The survey which Meg and I have been carrying out, on behalf of the Representative Church Body, of stained glass throughout the diocese, is now complete. I am in the process of writing-up my report and will pass this on to the RCB in a few weeks. I have some further archival research to do in the National Gallery of Ireland and the British Architectural Library in London. We found 42 of the churches in your diocese to have stained-glass windows. The survey included only windows with depictions of religious scenes and did not include plain or decorative windows. In all we recorded 125 stained-glass windows. Some of these are of outstanding interest. I photographed all of these churches and windows, in the form of 35mm colour transparencies and the collection for this diocese runs to 314 slides.

There are three entirely distinct aspects of the surveys and reports. One is the photographic recording; then there are technical reports on the condition of the windows with suggestions for any necessary remedial work. Finally there is the art-historical report. As far as possible, we have identified the artist, subject-matter and date for each of the windows and the architects involved in each church. We have carried out research in various archives and have put together an overall description of the churches and their windows.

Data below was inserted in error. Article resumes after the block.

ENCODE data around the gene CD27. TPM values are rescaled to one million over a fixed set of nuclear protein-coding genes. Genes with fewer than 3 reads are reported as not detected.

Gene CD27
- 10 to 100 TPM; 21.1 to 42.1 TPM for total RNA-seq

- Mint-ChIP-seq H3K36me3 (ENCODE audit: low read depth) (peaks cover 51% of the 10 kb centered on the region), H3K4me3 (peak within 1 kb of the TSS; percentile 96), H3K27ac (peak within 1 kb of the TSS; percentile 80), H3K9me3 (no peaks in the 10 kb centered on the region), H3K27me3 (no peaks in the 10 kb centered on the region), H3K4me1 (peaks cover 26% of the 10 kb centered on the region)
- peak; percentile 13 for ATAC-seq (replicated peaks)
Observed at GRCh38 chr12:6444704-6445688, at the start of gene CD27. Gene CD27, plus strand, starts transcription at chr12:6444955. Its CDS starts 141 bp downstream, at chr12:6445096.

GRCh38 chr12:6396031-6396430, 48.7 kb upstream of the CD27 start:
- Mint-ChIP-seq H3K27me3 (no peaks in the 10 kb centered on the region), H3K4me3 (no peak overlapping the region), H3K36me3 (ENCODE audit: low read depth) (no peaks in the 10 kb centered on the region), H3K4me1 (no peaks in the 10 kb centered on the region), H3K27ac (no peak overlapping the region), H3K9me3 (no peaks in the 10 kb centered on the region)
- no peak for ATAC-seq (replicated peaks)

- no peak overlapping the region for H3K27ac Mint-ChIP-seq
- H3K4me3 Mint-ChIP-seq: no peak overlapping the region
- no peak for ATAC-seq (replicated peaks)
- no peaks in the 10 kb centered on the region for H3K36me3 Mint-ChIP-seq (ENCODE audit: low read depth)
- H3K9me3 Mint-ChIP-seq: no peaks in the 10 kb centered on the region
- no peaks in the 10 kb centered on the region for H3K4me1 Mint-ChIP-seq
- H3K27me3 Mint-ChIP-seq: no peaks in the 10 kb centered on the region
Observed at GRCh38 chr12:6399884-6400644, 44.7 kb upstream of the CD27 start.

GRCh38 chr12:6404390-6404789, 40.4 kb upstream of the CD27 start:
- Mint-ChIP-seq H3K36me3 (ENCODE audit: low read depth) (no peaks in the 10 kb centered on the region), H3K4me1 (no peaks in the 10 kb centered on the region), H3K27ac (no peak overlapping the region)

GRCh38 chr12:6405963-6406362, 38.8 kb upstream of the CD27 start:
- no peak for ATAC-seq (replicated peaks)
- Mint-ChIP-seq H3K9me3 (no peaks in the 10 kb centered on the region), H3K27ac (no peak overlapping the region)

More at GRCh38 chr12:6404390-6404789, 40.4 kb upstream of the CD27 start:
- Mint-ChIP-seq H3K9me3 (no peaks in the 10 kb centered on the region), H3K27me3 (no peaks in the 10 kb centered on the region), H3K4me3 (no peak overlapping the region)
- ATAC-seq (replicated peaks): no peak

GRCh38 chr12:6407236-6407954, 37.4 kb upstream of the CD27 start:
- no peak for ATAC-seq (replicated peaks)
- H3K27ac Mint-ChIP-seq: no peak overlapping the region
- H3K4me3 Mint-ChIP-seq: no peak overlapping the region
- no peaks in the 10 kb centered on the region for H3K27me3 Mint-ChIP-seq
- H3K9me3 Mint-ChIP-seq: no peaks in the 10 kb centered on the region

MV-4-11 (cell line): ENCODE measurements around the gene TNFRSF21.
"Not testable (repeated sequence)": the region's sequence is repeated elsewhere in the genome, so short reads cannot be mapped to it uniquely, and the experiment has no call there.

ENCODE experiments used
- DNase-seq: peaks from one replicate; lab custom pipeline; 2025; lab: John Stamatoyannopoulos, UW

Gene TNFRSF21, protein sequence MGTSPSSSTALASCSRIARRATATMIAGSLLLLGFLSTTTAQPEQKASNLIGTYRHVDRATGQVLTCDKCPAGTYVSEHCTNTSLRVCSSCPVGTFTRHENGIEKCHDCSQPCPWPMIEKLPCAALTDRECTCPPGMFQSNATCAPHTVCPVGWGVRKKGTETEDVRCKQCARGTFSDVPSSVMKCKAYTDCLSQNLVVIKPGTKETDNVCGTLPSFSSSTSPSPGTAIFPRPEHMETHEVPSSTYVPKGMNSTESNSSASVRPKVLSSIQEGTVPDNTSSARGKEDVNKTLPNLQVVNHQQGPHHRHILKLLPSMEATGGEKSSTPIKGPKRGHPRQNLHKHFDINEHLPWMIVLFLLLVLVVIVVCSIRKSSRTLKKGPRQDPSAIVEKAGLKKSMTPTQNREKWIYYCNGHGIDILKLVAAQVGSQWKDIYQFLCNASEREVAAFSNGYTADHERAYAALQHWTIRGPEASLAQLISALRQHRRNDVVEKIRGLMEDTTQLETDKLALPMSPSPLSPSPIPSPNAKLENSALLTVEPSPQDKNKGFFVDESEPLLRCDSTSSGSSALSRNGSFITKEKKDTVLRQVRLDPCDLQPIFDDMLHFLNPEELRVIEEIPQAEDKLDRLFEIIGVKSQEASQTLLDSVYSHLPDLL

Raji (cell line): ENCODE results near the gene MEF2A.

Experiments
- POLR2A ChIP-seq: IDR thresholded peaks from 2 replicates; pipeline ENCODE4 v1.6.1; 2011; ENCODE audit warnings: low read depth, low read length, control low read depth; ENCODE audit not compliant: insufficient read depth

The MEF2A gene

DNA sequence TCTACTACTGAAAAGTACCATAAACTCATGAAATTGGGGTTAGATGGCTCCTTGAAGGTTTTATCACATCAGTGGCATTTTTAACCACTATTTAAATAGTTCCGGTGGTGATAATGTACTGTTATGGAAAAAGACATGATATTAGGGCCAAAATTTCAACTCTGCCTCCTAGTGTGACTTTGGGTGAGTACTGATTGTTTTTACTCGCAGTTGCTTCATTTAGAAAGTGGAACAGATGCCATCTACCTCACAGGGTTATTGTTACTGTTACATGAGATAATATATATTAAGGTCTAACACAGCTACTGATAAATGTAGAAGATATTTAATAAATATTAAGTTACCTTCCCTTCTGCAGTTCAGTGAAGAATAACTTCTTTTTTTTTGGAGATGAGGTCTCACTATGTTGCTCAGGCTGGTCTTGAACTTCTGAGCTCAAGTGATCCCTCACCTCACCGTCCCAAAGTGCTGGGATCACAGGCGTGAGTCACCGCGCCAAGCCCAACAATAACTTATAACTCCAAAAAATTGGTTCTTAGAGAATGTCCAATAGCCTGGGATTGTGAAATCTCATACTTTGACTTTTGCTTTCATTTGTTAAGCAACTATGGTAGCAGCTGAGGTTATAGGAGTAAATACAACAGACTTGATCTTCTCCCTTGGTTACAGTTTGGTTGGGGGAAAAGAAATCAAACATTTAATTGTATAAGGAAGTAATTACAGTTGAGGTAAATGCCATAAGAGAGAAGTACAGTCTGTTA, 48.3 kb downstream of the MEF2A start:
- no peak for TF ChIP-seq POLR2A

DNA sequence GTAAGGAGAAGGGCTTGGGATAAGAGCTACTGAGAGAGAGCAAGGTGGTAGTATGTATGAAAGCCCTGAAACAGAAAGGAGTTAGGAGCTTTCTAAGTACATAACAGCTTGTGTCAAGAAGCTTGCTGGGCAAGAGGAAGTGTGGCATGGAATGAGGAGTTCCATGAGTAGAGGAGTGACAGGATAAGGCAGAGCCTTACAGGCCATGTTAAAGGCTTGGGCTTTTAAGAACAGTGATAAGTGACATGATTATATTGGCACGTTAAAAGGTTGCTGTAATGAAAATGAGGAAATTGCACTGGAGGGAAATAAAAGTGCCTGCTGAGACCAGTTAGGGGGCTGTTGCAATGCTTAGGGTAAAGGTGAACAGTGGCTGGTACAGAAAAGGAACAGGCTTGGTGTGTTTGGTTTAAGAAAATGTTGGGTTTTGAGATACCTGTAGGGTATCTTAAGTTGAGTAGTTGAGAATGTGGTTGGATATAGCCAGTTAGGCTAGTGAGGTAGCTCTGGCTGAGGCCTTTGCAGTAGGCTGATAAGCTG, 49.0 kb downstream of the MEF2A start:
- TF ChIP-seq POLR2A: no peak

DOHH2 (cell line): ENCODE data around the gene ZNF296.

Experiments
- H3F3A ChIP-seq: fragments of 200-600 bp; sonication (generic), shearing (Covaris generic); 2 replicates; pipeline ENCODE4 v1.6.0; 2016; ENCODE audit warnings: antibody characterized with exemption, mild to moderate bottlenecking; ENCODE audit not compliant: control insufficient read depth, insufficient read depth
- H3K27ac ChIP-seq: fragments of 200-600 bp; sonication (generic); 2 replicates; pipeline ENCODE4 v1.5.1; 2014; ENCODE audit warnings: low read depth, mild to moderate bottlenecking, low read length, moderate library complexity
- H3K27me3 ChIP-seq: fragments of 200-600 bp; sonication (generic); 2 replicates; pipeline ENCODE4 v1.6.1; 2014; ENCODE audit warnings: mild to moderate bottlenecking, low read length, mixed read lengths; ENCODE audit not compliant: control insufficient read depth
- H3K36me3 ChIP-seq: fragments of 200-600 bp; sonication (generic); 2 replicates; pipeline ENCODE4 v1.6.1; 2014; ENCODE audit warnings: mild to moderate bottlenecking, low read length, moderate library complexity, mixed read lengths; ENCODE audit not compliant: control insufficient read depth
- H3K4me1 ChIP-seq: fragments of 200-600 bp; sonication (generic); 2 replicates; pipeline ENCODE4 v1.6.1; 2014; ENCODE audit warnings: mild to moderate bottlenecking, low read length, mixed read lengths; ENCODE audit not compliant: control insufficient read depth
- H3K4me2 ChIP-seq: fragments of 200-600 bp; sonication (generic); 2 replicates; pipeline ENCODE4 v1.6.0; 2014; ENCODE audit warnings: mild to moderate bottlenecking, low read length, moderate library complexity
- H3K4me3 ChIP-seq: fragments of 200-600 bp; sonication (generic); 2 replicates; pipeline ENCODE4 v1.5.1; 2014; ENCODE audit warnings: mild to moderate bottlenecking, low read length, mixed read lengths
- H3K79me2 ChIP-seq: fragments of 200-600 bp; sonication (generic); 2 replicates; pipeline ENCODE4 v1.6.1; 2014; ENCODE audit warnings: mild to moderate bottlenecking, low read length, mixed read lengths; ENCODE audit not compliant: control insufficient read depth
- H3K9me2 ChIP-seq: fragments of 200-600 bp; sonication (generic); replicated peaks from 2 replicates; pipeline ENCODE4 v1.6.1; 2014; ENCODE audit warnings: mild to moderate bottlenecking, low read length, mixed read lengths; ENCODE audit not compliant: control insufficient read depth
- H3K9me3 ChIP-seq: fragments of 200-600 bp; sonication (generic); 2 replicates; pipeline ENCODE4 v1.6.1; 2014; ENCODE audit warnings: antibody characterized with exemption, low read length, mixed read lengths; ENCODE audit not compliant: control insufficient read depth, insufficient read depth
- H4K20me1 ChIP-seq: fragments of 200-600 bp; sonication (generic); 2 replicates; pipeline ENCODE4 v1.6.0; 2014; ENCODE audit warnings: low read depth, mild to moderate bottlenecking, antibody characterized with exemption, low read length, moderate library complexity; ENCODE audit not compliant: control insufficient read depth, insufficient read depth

The final report will occupy four volumes. The first contains tables of historical information for each window, together with the descriptive overview. The second contains floor-plans and technical reports for each church. Volumes three and four contain the colour transparencies. These four volumes will be kept at the RCB Library in Dublin, but I shall be making several spiral-bound copies of the first two volumes and the RCB will send these to Mr Glenn Moore, the Diocesan Secretary, who will kindly arrange for each parish to have copies. The photographs can be consulted at the RCB Library and copies are available on request.

All of the factual data and the photographs are also put into a searchable data-base called Gloine. It already contains the information on the 1544 windows in the other seven dioceses which I have so-far recorded, together with about 3500 photographs. This data-base can be accessed at the RCB Library and at the Irish Architectural Archive in Merrion Square, Dublin.

Visiting the churches to carry out the fieldwork gave Meg and I a great deal of pleasure. The work took us to some memorable churches in delightful settings and gave us the opportunity to get to know your towns and countryside. It was of particular interest for us to start to get to know Northern Ireland, as the work to date has taken place entirely in the Republic. We were most impressed by the County Fermanagh landscape – and had to work hard to resist the temptations of that amazing tea-shop every time we passed through Bellanaleck on our way to and from the cottage we had rented by Upper Lough Erne! However, over and above all of this was the sense of privilege we felt by meeting and being treated so graciously by all of you who met us at your churches, allowed us to work in them and made us feel so especially welcome. And for that, Meg and I would like to give you our most sincere thanks.